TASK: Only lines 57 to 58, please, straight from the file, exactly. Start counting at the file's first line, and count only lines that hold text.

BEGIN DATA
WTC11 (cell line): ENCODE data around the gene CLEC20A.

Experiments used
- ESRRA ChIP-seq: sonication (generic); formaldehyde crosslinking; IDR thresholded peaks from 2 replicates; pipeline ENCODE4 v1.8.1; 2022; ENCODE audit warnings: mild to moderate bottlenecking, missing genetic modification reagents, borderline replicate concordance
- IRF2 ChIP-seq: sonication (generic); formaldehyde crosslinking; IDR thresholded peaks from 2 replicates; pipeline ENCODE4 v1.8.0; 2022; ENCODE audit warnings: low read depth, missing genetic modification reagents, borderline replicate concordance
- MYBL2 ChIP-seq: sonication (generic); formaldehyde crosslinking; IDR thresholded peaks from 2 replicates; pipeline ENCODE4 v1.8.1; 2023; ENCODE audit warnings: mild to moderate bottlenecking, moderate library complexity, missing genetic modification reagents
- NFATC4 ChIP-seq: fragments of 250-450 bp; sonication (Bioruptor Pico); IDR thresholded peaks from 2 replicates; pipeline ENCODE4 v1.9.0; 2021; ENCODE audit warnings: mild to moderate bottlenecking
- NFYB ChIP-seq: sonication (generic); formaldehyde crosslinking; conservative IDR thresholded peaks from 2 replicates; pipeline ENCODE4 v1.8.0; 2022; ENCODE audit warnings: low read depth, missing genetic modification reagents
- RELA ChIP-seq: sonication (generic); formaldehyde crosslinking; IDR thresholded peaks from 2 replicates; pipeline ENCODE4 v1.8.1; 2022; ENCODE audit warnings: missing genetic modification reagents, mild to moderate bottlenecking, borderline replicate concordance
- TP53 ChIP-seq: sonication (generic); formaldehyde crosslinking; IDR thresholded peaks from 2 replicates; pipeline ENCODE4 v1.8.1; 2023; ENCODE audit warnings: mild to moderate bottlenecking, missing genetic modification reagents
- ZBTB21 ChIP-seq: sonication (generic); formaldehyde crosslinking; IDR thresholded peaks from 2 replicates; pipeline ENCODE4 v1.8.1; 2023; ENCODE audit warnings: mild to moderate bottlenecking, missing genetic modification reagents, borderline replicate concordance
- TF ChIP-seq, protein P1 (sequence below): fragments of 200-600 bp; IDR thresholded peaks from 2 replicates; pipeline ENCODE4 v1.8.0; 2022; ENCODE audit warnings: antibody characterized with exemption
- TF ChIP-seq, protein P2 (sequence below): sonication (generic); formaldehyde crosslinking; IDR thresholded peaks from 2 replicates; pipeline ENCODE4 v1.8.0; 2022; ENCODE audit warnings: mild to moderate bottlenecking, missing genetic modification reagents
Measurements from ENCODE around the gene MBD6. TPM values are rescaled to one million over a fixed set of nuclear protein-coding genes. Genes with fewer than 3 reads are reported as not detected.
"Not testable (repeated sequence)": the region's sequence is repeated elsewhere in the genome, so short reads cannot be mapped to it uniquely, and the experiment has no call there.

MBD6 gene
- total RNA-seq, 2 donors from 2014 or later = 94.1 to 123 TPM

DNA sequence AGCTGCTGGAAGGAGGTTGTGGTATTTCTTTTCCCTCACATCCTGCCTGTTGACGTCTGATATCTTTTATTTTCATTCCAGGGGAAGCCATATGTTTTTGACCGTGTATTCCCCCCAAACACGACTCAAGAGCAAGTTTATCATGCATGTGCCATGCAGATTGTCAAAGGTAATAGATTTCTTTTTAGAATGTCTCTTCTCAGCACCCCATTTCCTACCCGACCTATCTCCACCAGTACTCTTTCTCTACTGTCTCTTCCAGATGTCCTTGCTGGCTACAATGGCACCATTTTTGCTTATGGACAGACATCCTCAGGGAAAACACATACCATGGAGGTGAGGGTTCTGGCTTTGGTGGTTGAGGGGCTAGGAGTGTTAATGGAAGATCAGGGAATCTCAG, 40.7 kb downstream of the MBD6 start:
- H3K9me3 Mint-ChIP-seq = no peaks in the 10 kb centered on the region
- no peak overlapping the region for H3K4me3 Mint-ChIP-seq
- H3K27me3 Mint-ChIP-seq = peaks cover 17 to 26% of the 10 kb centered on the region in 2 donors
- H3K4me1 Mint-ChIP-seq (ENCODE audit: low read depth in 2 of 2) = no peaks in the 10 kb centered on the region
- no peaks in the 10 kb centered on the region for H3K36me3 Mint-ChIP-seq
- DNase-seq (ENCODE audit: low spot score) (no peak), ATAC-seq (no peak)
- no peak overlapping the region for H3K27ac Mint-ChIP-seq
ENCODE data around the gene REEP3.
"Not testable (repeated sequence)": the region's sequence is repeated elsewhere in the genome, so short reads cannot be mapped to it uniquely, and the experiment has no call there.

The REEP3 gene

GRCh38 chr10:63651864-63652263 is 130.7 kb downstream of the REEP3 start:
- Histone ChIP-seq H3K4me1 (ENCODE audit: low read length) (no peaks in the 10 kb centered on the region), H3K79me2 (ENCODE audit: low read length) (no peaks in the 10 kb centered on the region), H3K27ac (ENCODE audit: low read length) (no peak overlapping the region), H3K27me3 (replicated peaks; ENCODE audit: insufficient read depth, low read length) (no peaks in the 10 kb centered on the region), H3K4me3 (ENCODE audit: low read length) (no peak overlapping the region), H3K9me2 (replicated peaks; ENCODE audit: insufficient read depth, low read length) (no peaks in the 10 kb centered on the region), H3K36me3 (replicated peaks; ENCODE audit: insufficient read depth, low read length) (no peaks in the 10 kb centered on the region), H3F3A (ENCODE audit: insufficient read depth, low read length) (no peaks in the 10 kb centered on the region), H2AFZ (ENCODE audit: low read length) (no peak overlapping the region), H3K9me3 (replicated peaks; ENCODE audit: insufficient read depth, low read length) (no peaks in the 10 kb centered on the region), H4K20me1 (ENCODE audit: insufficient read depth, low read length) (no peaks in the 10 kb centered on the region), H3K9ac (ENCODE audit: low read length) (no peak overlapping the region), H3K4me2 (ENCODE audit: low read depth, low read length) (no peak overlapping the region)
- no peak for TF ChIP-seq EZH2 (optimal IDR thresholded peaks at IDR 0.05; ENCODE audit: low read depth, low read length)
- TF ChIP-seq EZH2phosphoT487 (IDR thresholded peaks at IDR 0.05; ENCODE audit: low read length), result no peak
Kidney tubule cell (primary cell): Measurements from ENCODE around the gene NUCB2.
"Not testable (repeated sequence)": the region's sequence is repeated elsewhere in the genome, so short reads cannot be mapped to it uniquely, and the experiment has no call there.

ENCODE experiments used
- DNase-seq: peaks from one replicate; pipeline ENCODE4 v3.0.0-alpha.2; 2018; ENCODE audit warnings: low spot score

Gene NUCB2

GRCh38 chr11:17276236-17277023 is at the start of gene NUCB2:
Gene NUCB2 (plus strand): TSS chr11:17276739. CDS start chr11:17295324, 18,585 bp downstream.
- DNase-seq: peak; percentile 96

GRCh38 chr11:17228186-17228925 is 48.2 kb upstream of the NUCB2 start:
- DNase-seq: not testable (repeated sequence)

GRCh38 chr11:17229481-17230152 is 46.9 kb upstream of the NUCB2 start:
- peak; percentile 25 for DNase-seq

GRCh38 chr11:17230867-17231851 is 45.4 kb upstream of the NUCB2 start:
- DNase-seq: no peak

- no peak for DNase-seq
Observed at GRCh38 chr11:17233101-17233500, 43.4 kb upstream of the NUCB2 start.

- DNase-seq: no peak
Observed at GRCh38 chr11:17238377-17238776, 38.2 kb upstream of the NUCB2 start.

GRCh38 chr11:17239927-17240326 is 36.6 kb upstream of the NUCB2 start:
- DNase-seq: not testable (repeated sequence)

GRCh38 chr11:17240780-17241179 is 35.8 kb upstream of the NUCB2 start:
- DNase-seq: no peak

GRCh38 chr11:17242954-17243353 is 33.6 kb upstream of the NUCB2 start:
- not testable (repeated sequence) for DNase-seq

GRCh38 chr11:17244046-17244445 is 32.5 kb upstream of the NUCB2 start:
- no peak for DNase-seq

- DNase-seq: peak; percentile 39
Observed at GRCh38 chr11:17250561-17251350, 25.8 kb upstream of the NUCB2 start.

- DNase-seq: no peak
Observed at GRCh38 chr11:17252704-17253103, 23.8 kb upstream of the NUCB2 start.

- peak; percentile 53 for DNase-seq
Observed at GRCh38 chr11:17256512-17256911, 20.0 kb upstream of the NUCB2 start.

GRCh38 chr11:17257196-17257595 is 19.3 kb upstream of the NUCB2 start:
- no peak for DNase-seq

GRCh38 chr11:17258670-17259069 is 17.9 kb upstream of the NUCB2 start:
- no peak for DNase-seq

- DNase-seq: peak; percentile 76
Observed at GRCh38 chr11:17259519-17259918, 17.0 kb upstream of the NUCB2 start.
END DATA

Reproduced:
- no peak for DNase-seq

- DNase-seq: peak; percentile 39